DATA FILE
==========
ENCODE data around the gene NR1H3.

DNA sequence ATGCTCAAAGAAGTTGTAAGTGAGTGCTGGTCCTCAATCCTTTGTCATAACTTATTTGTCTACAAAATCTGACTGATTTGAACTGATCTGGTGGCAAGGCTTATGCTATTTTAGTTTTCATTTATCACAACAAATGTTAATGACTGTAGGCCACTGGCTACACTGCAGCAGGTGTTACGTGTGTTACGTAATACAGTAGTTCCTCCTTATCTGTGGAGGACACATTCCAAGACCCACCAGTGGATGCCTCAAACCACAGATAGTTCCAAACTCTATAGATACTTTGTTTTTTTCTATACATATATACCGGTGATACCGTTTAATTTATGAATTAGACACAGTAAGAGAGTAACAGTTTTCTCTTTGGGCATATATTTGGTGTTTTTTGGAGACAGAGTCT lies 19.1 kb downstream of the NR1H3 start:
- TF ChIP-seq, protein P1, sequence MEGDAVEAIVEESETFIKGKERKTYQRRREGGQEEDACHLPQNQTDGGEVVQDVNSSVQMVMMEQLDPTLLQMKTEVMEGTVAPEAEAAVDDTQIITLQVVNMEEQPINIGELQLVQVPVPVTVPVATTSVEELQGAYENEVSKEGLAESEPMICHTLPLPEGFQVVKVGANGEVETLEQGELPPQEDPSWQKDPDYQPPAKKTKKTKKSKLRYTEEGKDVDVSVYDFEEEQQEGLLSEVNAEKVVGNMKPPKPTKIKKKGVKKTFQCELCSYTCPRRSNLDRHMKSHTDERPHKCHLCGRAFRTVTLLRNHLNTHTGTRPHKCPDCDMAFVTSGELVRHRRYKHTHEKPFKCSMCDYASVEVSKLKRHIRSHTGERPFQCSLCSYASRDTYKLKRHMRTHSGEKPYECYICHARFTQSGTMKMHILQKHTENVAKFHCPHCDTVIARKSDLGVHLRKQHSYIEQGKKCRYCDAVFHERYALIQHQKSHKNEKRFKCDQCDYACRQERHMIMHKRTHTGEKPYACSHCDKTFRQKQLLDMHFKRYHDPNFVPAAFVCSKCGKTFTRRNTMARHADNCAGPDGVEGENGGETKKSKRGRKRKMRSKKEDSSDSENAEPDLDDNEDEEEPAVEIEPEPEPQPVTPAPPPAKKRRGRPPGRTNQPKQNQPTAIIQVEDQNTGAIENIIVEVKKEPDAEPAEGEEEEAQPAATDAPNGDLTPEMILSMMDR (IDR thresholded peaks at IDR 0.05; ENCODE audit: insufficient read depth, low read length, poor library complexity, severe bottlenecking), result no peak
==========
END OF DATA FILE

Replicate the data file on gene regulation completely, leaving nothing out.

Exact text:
ENCODE data around the gene NR1H3.

DNA sequence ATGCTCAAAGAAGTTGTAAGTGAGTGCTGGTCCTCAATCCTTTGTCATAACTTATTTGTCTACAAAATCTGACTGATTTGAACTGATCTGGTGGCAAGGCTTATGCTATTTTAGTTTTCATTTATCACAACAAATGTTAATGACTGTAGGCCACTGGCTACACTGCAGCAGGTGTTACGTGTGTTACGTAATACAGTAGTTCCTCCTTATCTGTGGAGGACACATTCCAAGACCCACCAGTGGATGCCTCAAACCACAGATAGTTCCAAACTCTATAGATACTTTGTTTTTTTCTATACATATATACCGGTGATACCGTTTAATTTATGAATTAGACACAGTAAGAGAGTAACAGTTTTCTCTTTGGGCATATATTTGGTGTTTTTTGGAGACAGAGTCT lies 19.1 kb downstream of the NR1H3 start:
- TF ChIP-seq, protein P1, sequence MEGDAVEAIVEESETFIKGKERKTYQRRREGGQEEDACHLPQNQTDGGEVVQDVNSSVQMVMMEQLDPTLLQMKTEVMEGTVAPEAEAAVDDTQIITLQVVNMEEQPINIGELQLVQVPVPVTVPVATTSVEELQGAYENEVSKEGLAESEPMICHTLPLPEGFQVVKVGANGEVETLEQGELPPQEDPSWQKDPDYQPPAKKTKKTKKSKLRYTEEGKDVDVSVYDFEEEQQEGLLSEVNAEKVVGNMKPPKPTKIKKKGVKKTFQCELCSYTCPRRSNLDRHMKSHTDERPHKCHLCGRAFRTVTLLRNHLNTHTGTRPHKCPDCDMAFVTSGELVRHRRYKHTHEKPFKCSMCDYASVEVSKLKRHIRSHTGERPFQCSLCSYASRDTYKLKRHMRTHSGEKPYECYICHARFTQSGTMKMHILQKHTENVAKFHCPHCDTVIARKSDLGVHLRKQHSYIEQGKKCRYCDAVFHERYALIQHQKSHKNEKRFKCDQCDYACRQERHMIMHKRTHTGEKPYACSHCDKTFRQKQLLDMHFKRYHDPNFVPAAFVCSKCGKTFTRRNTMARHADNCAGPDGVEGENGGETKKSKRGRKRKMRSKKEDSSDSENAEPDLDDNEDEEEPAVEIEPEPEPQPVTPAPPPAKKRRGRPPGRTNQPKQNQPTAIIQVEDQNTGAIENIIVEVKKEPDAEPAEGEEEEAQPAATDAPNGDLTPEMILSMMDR (IDR thresholded peaks at IDR 0.05; ENCODE audit: insufficient read depth, low read length, poor library complexity, severe bottlenecking), result no peak